It took me a year to get on a healthy eating regime again with sliced meats, vegetables, and fruits. I had skipped a meal here and there in the rocky recovery (Because old habits die hard) but I finally got on a healthy schedule of eating again.
It wasn't until after high school that there was another increase in my weight. I had a normal bout of losing and gaining but it was still within the same span of the normal number I saw on the scale. That became my radical acceptance. As long as I still fit into my current clothes, to maintain my same size of 10-12. To have a leeway in fluctuation with sizes. in the event that a few pounds happen to shed (without unhealthy routes) then I felt good in a size 10, if I happen to gain a few pounds then, wearing the size 12 in pants wouldn't have been so terrible. That was how I began to think, and gradually felt a bit of ease with my negative thoughts on my own body.
As I began the acceptance of my body, that was when body positivity in women started progressing in commercials, modeling, and artistic comics. I felt a sense of comfort finally that I was waiting for. The message that I wanted that I should have heard when I had an eating disorder, when I exercised every night as a teenager to achive what I wanted in my body. I could finally look at my body in the mirror again with this public message resonating to me.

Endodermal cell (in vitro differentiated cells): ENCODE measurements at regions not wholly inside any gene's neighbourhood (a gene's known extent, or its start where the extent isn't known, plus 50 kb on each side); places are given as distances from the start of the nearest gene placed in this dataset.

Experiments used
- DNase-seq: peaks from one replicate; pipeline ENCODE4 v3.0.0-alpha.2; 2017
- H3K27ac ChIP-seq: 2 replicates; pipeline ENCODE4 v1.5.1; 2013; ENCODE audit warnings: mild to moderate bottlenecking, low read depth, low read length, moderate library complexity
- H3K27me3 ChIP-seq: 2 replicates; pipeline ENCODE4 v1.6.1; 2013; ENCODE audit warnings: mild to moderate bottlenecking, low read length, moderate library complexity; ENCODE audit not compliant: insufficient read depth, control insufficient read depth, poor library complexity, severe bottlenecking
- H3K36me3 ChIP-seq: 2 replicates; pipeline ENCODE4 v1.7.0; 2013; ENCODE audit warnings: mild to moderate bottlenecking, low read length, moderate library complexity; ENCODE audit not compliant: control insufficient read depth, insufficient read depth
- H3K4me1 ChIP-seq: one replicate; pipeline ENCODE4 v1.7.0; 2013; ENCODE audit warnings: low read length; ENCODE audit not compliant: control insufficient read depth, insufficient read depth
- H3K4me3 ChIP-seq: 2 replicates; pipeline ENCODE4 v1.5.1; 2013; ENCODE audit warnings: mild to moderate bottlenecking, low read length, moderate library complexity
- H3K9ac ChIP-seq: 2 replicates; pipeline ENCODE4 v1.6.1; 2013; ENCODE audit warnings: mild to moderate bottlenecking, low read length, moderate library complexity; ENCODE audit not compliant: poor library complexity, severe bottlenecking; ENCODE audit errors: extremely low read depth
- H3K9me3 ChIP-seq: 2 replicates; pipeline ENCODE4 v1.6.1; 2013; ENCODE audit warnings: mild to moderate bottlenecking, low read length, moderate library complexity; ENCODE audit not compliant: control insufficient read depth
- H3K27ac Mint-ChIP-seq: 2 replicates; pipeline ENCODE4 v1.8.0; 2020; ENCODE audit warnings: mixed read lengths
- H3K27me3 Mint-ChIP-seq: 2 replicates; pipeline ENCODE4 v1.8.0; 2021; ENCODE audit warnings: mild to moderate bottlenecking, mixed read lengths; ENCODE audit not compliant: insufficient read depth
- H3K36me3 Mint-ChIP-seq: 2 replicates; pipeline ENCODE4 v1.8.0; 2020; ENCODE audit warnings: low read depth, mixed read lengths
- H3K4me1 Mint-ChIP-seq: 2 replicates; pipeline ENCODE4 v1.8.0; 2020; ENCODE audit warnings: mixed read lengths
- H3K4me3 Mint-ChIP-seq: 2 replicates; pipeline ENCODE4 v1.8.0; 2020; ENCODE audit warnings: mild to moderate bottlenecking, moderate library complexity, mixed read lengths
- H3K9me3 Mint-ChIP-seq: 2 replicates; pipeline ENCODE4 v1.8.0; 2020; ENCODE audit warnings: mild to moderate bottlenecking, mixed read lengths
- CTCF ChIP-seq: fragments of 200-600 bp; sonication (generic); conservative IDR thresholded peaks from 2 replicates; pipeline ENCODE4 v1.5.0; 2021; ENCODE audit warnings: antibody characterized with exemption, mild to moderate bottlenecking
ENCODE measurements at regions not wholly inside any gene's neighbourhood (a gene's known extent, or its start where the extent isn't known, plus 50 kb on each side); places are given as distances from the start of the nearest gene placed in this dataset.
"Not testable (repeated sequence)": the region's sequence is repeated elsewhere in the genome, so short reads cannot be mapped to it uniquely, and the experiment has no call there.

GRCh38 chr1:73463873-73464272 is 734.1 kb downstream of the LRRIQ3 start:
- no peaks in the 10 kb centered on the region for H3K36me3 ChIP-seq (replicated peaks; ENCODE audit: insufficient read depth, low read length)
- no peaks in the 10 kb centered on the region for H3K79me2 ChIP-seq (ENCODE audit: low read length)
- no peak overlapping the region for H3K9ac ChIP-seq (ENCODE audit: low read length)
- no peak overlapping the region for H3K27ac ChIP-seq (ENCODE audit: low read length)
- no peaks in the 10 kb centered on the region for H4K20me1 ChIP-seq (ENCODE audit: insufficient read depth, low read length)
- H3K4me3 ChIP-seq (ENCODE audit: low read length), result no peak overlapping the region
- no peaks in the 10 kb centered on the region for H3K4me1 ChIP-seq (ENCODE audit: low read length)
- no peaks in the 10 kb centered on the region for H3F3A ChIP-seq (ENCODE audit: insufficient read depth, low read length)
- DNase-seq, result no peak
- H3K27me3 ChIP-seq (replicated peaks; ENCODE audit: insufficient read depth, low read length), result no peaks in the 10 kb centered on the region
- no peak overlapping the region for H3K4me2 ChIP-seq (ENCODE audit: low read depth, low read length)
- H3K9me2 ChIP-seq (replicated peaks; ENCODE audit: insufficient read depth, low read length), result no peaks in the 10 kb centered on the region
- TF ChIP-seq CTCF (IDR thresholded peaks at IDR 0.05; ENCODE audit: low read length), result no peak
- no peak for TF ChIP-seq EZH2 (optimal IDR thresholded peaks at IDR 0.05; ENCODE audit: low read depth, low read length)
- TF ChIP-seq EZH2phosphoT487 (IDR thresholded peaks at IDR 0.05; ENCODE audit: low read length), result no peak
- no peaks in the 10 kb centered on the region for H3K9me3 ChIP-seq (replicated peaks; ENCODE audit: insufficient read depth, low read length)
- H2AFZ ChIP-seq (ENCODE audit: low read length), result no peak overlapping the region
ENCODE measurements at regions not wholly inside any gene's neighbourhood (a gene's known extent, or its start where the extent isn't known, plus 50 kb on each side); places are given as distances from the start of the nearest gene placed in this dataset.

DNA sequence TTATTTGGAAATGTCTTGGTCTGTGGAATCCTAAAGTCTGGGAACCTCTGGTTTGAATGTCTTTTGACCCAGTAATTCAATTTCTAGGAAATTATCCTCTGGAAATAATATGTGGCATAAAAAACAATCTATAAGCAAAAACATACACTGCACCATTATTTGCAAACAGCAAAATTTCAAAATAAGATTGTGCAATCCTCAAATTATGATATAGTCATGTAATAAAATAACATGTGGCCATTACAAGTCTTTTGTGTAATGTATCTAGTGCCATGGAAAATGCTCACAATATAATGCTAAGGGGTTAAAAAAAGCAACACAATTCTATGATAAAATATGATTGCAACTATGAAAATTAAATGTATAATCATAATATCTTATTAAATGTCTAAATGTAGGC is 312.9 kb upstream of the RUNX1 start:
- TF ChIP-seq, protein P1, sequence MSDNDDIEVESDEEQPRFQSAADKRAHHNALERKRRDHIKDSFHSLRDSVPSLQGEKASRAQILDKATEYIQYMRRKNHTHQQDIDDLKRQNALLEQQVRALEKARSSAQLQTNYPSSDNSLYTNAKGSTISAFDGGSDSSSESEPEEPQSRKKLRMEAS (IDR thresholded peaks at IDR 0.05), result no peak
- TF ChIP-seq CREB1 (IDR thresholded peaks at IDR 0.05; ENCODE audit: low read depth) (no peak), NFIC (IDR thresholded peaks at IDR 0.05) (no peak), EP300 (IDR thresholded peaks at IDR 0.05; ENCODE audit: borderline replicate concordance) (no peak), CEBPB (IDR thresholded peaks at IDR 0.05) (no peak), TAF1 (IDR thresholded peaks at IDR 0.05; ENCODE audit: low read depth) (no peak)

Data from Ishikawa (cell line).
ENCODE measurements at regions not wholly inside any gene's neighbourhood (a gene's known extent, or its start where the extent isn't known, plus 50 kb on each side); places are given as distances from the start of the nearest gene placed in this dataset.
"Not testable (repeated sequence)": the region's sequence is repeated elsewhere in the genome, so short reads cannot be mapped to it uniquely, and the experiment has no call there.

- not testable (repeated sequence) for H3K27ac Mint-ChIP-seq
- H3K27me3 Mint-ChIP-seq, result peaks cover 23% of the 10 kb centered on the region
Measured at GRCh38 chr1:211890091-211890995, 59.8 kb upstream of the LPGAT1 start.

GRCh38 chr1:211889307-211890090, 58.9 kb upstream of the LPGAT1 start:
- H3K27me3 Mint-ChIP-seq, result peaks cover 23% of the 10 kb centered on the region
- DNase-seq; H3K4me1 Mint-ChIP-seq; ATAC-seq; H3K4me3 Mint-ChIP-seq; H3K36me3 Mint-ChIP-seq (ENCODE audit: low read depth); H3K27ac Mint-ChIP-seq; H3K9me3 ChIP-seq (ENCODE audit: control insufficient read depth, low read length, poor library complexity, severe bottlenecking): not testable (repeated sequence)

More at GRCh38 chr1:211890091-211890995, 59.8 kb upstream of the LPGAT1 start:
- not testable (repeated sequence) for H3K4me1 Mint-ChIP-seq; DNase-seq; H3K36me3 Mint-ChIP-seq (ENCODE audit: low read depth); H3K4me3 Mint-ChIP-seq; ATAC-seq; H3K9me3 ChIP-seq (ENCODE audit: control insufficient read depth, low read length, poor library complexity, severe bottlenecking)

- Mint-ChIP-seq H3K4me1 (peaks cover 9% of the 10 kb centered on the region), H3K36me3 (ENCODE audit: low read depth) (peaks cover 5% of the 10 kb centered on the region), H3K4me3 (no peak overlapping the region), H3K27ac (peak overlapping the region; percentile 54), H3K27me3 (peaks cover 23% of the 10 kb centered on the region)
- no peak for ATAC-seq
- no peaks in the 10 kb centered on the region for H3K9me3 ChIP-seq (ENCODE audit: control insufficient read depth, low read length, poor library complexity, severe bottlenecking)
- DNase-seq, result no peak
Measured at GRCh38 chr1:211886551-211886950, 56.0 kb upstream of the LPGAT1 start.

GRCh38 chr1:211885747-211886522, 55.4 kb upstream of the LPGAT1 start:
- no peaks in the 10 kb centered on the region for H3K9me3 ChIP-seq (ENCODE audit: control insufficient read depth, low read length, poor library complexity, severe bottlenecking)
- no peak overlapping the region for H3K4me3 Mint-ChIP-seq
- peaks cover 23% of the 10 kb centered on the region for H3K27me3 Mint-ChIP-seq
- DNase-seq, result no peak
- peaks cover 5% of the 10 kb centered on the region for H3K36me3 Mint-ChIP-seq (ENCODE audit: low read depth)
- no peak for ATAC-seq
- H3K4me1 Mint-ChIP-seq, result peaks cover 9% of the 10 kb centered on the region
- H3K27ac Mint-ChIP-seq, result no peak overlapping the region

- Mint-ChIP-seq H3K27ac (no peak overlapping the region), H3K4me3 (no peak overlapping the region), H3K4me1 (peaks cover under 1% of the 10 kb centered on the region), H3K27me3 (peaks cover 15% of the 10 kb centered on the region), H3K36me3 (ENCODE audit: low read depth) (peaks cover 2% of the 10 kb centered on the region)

I had a test to my path in accepting my body. In 2018, a dear friend of mine wanted to do a cosplay from Atlantis as Milo Thatch, and I offered to create and wear Kida for her to match. She was excited that it would be the plan for 2019. However, in the events of my progress with feeling comfortable with my body to show that much skin, and my stomach. I gave her a surprise and got the costume done a year early. When I first put on this costume, I was met with praise from my friends and for the first time, I could accept it.
This test paid off, even though I was still a bit apprehensive of my stomach showing. I was asked for pictures during the day of the convention, told how good I looked in the costume. I felt so happy to take in these compliments without any doubts of myself. Ever since this moment that I wore that costume, it changed the way I saw myself. I started wearing two piece bathing suits to the beach and I saw that I looked great. I believed it, I could truly believe it.
Now that I was getting some self-esteem back . I wanted to venture into finding my style that I would be comfortable with but still feel attractive . I have found that skater skirt dresses that have a high waist line below my bust line show off my beat features and help me maintain a sense of femininity with a mature look. I even started to venture into body-con dresses (a no-no fashion trend I couldn't let myself do) To get over fashion fears what that it'll look great on any body type.
I still have a long way to go in my road to body positivity. I'll still document my journey as I still have much to share. I'll take it one step at a time.